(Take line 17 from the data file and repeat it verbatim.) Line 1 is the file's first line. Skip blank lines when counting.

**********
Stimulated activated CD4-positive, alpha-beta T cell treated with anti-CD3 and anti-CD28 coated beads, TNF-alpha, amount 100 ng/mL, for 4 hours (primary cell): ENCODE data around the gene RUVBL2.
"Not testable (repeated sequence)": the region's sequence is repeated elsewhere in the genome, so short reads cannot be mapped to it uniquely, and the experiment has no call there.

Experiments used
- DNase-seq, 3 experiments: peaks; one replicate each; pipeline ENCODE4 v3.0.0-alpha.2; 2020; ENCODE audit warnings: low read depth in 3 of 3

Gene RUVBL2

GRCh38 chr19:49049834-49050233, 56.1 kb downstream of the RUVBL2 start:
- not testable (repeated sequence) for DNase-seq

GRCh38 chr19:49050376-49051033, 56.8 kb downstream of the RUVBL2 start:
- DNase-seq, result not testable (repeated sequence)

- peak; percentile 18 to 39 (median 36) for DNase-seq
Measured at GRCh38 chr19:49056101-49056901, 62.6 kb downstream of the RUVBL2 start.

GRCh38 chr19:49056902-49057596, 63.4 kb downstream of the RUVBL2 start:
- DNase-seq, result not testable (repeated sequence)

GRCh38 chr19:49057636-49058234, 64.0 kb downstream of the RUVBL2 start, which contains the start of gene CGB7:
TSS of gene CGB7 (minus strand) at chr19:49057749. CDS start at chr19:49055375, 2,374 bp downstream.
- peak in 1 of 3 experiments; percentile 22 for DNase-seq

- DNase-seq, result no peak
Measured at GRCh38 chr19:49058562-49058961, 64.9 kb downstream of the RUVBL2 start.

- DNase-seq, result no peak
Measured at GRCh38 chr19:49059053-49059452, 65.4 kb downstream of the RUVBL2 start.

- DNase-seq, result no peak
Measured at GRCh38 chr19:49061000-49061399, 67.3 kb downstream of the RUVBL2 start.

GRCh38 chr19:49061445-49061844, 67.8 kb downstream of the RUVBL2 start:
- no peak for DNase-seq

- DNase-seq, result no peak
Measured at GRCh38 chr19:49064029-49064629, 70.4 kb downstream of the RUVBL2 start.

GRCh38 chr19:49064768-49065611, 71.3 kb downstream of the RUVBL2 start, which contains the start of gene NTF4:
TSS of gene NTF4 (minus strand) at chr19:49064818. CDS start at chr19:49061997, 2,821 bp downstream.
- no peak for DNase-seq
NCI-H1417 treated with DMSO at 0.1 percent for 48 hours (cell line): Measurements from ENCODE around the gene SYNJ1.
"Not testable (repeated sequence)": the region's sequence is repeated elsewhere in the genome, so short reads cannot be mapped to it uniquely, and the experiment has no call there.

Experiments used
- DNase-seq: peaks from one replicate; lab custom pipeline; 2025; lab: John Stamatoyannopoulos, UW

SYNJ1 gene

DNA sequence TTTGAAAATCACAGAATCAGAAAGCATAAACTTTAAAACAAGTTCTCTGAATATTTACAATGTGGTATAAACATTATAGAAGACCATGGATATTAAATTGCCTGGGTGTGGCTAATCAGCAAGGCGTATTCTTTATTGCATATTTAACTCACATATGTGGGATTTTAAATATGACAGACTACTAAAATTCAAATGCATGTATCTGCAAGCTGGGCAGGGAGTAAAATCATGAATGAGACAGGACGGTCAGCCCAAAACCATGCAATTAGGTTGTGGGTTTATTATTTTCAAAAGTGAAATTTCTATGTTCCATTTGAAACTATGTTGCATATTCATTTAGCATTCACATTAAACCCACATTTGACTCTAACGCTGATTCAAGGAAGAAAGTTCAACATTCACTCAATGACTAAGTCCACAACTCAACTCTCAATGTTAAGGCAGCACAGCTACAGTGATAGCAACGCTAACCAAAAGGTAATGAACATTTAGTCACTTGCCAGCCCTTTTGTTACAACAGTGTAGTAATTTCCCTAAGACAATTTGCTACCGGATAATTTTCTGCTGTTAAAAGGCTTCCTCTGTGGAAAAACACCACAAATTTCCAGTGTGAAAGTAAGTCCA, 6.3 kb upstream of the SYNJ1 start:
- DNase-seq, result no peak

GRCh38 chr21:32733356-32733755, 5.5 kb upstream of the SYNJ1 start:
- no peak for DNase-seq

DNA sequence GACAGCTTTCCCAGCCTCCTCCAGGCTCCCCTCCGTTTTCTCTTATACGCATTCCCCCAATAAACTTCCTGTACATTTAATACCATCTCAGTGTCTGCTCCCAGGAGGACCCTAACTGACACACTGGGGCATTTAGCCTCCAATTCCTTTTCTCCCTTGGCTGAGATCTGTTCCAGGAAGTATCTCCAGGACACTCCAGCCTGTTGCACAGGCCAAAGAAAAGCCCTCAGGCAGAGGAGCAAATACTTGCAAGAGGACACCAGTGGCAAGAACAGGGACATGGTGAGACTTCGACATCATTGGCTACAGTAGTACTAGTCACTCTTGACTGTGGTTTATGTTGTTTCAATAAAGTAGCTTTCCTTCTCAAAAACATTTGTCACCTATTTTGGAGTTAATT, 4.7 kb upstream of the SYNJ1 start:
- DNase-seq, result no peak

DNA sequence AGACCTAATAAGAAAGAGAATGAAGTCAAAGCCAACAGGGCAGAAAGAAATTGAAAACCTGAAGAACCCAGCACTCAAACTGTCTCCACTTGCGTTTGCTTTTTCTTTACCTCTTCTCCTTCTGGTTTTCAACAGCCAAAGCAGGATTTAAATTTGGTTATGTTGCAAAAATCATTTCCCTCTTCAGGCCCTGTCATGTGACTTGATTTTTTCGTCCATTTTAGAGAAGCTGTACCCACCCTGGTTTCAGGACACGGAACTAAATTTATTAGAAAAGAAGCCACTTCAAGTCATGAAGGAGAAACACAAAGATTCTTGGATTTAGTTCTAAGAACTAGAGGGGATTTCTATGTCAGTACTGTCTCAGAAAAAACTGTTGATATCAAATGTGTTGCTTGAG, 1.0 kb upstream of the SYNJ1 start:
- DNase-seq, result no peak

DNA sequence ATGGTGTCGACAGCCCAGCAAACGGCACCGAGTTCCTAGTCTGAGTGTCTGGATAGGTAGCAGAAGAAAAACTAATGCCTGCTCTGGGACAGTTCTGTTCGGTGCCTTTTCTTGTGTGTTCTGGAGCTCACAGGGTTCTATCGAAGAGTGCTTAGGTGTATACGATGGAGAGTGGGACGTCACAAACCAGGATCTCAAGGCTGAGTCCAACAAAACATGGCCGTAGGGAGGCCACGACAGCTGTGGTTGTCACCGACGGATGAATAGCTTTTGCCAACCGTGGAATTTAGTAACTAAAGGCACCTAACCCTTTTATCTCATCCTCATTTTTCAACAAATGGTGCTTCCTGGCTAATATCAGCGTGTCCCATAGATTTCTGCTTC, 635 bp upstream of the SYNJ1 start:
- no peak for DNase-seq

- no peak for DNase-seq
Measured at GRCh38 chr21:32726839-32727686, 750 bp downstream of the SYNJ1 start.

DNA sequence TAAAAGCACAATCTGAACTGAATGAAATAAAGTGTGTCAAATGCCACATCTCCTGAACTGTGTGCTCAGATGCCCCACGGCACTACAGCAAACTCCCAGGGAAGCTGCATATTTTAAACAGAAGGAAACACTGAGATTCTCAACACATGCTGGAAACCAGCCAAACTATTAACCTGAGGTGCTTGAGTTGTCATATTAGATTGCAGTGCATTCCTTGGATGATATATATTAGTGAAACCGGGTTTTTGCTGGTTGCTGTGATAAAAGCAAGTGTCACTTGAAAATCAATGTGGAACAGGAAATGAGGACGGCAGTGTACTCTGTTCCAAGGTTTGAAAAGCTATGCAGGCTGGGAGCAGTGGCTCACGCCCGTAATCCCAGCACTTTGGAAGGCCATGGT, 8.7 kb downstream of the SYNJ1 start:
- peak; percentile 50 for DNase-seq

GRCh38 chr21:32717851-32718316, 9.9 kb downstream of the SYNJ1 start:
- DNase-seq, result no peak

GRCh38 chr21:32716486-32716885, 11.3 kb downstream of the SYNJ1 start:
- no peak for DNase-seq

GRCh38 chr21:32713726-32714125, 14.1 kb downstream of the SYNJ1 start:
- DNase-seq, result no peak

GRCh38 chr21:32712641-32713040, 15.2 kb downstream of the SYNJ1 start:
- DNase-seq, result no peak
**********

- DNase-seq, result no peak